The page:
How Much Cleaner Does Soap Make Your Hands?
Based on a study in one of the countries where soap is limited, scientists discovered that by applying the right technique when washing hands a person can eliminate bacteria using only water.
Article written by guest writer Rin Mitchell
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According to health professionals, washing hands with soap and washing hands with water does pretty much the same thing—cleans and rids hands of most bacteria. Apparently, when a person washes their hands with water and rubs their hands together vigorously they can get rid of the same amount of germs and bacteria that soap does. In fact, depending on how the soap is stored—on the sink where it can create puddle of water, closed areas, etc—the soap can end up developing bacteria and spread the bacteria to hands when used. So even though the hands will smell clean, they really are not. Health professionals say that with good hand washing techniques, using plain water will do the job. It “has been proven in countries where access to soap is limited,” where scientists studied different forms of hygiene using participants in rural Bangladesh. “In households where food was prepared without washing hands, children had diarrhea in 12.5% of monthly assessments compared with 8.3% in households where one hand was washed with water only, 6.9% where both hands were washed with water only, and 3.7% where at least one hand was washed with soap.” In the study, scientists point out that using water alone cut the rate of diarrhea in half. Yes, soap is the better option if it is stored correctly so that it cannot become contaminated, but water alone is pretty sufficient as well. Professionals also pointed out the better option for soap is one with antibacterial agents; however, it is important to use the right kind of antibacterial agents—as there are two types: Fast acting antibacterials like chlorine, alcohol and peroxide, they leave behind no residue and do not wipe out good bacteria; Residue-producing antibacterials are found in the majority of antibacterial soap and they work more slow to eliminate bacteria as well as lead to the development of resistant bacteria.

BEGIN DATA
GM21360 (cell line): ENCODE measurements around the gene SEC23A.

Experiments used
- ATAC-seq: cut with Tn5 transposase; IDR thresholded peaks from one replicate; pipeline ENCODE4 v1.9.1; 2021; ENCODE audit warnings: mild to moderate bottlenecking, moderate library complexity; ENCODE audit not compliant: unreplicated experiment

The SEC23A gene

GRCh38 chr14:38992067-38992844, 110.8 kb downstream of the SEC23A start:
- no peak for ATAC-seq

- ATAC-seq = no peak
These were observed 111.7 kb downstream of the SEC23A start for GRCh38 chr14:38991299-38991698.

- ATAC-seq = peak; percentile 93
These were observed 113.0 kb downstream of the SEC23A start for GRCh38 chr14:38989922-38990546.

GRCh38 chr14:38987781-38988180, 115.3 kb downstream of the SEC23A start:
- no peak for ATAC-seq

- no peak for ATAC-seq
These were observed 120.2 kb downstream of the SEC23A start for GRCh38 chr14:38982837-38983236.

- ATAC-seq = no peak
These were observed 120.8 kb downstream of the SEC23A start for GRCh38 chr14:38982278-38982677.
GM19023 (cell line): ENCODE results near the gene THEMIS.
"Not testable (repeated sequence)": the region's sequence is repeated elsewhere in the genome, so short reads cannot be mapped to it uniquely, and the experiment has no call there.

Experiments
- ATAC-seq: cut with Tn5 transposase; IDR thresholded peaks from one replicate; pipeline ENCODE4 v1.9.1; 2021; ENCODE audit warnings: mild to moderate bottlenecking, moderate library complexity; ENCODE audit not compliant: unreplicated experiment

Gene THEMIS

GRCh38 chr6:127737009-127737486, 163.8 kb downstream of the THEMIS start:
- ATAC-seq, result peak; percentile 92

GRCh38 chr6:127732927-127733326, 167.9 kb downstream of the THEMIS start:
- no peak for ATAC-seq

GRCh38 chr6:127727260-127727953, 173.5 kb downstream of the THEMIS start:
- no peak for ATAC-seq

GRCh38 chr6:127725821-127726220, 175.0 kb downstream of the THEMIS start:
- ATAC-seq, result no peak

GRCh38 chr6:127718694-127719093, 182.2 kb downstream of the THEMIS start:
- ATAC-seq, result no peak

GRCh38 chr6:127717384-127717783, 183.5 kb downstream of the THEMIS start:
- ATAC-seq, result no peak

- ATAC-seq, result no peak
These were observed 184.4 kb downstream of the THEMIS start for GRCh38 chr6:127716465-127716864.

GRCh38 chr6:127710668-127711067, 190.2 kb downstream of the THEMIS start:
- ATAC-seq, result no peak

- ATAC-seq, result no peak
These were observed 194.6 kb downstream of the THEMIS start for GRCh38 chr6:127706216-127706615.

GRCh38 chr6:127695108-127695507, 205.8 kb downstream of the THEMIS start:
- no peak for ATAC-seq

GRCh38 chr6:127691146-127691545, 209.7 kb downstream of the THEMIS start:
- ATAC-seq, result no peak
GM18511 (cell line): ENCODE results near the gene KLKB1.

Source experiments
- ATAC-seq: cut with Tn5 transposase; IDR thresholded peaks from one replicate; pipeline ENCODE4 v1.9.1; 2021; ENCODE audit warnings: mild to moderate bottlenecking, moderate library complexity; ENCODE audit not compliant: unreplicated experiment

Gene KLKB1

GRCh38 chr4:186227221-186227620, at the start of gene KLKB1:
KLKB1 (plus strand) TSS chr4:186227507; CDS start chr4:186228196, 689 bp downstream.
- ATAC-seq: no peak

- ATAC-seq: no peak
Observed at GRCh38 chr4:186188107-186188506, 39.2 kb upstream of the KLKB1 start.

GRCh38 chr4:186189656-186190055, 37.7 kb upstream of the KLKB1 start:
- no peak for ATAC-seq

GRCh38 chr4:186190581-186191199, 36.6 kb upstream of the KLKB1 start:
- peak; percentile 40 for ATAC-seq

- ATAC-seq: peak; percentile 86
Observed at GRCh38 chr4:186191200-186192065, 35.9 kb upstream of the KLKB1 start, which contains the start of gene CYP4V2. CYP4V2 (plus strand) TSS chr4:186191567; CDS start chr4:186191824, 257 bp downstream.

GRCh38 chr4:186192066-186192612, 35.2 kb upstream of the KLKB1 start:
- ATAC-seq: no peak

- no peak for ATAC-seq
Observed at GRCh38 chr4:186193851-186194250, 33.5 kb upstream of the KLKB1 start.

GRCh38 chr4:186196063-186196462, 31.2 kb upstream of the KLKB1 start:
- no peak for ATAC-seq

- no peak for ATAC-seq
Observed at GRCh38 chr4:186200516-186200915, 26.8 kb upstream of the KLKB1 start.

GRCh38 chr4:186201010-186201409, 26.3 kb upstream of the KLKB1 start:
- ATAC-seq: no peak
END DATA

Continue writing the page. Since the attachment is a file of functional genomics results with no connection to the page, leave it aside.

What’s the Big Idea?
According to scientists, a person can save money on fancy soaps and use water instead. The use of water to wash both hands can eliminate a lot of germs and bacteria that soap can. Soap can actually spread bacteria to the hands if it is not stored correctly to prevent the growth of bacteria. Although health professionals point out that soap does cut down on more bacteria than water alone.
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